Handling financial mistakes

This is a hard one for me. I made too many financial mistakes. Yet somehow I am still OK. What did I learn, and what can I tell about it? Is anyone safe at least financially? More reading here, here, here, here, here, and here.

No safety net

To be honest, we buy many safety nets of different kinds, only all of them have their limits. A perfect storm can come at any time, and each line of defense is limited. Some people have a natural talent to keep and multiply their money, others do what they can. I will discuss more below.

Here are some practice questions:

  1. How long can you survive with the money you have?
  2. Are you insured against sickness, theft, and accidents?
  3. Do you have a plan in case of inflation or financial crisis?
  4. What will you do if you lose your main job?
  5. How will you age in due time?

Nobody has great answers, but some answers are better than others.

Hedy Lamarr

Each time I think about money, luck and fate I think about Hedy Lamarr. Her story is a very interesting tale, only I am not sure what we can learn. A lady of breathtaking beauty and genius-level intelligence, Hedy Lamarr used to gain and lose money and fame very fast.
Hedy Lamarr

Act 1

When she was 18 years old she played in a film called Extasy with minor nudity. The nudity was seen due to unusually powerful lenses used by the director. The film was infamous. A very wealthy older man saw the film and felt overwhelming lust. He decided the actress and held her almost hostage in his house. She left everything behind and barely escaped without any possession.

Act 2

Hedi is on a ship from UK to US, when a studio exectuve notices her. She is given various mood-altering drugs to be cheerful and several roles as a seducer. Hedi becomes famous and makes a lot of money.

Act 3

Hedi is bored by Hollywood parties and between the roles tries to invent. She meets a piano player and they try to help the allies win the war. Their ideas are ridiculed. So she raises funds for the war effort instead.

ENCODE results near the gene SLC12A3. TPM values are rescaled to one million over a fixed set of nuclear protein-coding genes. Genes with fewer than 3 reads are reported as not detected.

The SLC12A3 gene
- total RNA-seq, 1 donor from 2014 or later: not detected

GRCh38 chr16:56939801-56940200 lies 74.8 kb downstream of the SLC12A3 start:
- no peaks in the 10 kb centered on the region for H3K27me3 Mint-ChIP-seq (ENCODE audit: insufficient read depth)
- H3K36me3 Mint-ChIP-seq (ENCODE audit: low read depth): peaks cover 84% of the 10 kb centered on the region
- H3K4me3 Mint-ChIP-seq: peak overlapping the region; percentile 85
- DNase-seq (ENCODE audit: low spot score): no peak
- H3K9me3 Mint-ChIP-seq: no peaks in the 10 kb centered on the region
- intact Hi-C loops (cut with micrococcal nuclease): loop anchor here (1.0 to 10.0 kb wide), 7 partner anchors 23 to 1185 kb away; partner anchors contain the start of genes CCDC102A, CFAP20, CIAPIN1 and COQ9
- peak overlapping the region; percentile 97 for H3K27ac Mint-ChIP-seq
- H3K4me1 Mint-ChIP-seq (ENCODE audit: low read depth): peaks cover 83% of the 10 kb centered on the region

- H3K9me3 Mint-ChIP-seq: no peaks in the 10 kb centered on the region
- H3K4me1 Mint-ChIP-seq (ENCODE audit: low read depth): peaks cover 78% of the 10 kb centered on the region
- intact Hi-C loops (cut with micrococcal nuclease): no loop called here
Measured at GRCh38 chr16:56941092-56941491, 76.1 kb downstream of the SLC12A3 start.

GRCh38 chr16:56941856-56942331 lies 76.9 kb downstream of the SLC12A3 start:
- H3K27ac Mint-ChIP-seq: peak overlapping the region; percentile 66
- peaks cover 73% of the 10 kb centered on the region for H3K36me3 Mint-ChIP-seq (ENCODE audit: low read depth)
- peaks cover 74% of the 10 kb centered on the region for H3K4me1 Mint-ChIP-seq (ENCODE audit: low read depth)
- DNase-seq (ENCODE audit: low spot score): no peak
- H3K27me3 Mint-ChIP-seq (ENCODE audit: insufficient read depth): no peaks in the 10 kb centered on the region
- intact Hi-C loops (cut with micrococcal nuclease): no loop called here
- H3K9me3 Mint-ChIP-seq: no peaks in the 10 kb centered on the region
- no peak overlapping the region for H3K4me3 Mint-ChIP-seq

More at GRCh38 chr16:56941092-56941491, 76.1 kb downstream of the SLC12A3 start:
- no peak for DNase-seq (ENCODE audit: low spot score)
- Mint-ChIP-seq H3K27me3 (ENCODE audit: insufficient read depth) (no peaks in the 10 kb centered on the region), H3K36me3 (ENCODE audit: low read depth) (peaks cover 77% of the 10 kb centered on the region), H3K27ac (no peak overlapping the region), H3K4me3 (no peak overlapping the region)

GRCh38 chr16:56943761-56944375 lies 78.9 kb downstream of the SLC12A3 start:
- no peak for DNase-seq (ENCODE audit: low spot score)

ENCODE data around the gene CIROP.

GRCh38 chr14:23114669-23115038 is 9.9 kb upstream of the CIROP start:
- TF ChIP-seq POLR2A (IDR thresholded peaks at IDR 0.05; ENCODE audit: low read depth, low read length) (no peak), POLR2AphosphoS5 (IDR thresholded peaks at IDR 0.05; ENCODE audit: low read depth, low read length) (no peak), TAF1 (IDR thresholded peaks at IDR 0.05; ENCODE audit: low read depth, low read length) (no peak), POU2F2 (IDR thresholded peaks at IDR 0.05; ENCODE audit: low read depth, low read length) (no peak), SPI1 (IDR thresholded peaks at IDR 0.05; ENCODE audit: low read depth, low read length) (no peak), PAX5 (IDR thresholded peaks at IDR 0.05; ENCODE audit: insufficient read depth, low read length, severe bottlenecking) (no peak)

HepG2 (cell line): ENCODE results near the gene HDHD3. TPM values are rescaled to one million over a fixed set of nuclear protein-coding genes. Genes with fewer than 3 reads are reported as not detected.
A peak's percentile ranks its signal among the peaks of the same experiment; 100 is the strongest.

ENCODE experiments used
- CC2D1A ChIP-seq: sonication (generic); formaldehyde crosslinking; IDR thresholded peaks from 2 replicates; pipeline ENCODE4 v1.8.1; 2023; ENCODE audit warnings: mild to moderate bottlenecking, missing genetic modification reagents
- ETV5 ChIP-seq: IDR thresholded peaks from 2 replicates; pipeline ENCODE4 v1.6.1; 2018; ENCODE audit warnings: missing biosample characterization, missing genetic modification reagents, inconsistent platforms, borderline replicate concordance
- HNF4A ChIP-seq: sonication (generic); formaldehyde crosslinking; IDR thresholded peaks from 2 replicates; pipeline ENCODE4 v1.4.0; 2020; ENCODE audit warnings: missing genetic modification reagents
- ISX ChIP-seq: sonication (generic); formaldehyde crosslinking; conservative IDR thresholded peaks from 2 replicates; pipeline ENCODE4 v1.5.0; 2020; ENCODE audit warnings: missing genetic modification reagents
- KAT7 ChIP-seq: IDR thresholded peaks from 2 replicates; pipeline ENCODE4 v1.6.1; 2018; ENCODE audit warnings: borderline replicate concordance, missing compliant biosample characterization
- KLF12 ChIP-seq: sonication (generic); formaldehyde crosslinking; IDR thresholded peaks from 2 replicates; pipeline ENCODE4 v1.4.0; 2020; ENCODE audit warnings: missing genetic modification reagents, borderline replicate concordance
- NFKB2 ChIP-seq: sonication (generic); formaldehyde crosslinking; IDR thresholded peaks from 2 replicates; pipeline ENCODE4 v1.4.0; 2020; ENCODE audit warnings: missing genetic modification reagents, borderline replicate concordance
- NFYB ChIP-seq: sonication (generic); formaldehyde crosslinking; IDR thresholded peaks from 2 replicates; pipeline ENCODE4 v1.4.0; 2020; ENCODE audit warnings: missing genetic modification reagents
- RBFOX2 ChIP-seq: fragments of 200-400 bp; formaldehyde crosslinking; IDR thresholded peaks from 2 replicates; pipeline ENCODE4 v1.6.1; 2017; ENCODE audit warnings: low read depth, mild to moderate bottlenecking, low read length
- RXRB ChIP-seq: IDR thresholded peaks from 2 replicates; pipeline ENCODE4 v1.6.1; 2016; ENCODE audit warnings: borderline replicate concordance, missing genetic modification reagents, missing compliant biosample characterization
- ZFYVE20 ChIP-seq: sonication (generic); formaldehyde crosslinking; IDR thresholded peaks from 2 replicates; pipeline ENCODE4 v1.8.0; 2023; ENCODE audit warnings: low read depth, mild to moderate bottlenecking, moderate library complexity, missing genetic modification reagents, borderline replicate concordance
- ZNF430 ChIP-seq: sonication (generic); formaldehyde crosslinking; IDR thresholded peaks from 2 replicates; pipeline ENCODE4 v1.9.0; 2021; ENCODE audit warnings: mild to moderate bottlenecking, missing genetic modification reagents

Act 4

As Lamarr ages, she cannot anymore play seductive roles. Hedi tries to produce her own films, investing most of her fortune. The films are commercial failures. To appear younger she undergoes cosmetic surgeries, inventing entirely new procedures, but one of the procedures fails and she becomes disfigured.

Act 5

Poor, lost, and forgotten, Hedi lives in the middle of nowhere. She does not go out of the house because she hates the way she looks. Suddenly her idea she submitted during the war is reinvented as one of the basic technologies allowing mobile phones. Lamarr is heralded as a forgotten genius, but she hates the person she became so much that she sends her son to accept the price instead of her.

Emotional resilience

Here are my lessons from Hedi Lamarr’s story:

  1. Fame may actually limit your choices, especially the wrong kind of fame.
  2. Money does not make you happy, especially if you are not free.
  3. Cinderella stories are actually likely to happen if you have something very special, patience, and willingness to pay the price.
  4. Never despair and always look for a new opportunity. Be very active.
  5. Being very intelligent and extremely successful does not make you a good investor. I anything, you are likely to risk more than you should.
  6. Even if the risk pays off a few times, eventually you will fail. Do not risk something you cannot afford to lose, like your beauty.
  7. Avoid substance abuse. Mood swings and bad decisions go together.